Workers maintain Stella D’oro line through heavy rain

Elizabeth Francisco of Fordham spent seven years at Stella D’oro before going on strike. The mother of two is struggling to make do without her regular paycheck from the cookie factory. Photo by Daniel Beekman

It rained on Thursday, June 18, cold and heavy. Elizabeth Francisco and Roberto Lopez shivered. Ghanshyam Amin and Thanh La souhgt refuge under the Kingsbridge el.

It rained in August, when Francisco, Lopez, Amin, La and other Stella D’oro factory workers formed a picket line on Broadway. It rained in September, October, November, December…The strike has hardened Francisco, a Fordham Road resident who left the Dominican Republic 17 years ago. Francisco won’t send her six-year old to Catholic School as planned. She’s out of work, so her daughter will stay at P.S. 9.

“It’s hard,” Francisco said. “When my daughter asks, ‘Mommy, I want to eat dinner outside,’ I have no money. Out here [on the picket line], I’m depressed.”

Curiously, the strike has softened Francisco, too. It has softened Lopez, Ghanshyan and La. There was precious time for chitchat among workers at the cookie factory, let alone serious conversation. On the picket line…

“We have time to talk,” Francisco said. “We’re a family now.”

Joseph Kresivich, an Italian immigrant, opened Stella D’oro in 1932. An Italian contingent remains. Thanh La is Vietnamese; he fought beside American troops in South Vietnam. Amin commutes to the cookie factory from Sunnyside, Queens.

“We’re friends,” Francisco said. “The other workers – they tell me that I’m a good human. There is no race.”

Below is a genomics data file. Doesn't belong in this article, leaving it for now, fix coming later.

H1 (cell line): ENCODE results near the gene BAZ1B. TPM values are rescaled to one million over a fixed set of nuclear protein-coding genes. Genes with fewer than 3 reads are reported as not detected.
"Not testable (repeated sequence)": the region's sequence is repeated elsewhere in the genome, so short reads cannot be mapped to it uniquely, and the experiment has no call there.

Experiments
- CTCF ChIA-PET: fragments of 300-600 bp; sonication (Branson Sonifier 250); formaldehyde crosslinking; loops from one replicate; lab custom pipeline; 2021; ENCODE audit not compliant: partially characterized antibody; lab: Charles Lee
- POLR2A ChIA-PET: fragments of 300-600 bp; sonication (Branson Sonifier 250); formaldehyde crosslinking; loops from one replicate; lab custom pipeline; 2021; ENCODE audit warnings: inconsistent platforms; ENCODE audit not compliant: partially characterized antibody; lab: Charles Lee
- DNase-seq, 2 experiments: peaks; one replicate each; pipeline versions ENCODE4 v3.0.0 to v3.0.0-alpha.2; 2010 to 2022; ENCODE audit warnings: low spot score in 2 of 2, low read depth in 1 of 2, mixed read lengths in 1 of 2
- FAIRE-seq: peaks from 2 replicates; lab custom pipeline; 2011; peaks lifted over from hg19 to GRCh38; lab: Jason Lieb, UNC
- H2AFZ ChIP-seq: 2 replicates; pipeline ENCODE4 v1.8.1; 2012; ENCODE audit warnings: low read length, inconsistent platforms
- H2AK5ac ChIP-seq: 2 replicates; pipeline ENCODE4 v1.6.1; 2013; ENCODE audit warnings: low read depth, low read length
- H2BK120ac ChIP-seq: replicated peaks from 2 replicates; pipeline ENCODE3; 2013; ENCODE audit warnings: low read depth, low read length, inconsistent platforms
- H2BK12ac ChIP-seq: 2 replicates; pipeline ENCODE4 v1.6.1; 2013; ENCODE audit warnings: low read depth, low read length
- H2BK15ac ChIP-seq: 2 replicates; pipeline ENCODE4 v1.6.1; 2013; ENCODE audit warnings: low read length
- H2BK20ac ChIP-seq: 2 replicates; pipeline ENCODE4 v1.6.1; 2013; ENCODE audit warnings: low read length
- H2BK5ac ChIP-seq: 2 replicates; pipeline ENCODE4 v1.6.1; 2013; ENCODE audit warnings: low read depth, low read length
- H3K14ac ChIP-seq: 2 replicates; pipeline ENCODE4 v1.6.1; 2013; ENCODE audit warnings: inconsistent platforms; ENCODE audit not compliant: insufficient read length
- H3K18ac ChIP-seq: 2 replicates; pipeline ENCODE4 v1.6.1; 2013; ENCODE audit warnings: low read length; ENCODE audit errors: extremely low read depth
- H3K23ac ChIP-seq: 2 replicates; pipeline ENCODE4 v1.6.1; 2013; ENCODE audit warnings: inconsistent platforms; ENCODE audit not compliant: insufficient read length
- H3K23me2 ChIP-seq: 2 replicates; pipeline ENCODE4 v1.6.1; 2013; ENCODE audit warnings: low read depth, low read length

Francisco went on strike ten months ago, when factory owner Brynwood Partners proposed a wage and benefits cut. Brynwood bought Stella D’oro in 2006. The Connecticut firm proposed a new labor contract in 2008; Francisco stood to lose vacation time and paid sick leave. Brynwood is a private equity firm. According to labor advocates, it adheres to a ruthless game plan: buy a distressed business – cut wages and benefits – sell at a profit. Soon after the Stella D’oro workers went on strike, Brynwood hired temporary workers.

“I see the scabs at lunch,” Francisco said. “I would never be a scab.”

The National Labor Relations Board has filed a complaint against Brynwood; a judge will rule on the Stella D’oro strike soon. He or she could order Brynwood to shed its temporary workers. Mayor Michael Bloomberg appointed a mediator to settle the dispute in early 2009; the mediator failed.

Francisco is angry at the scabs, but she understands.

“I need to work, they need to work,” she said.

On June 18 at 11 a.m., the Stella D’oro picket line consisted of La and Amin, wet and sleepy under the el. BCTGM Local 50 enjoys the support of nurses and teachers in New York and California. La is disheartened, nonetheless.

“The scabs work for nothing,” he said. “No holidays. No benefits. This is what it is to be a worker in America today.”

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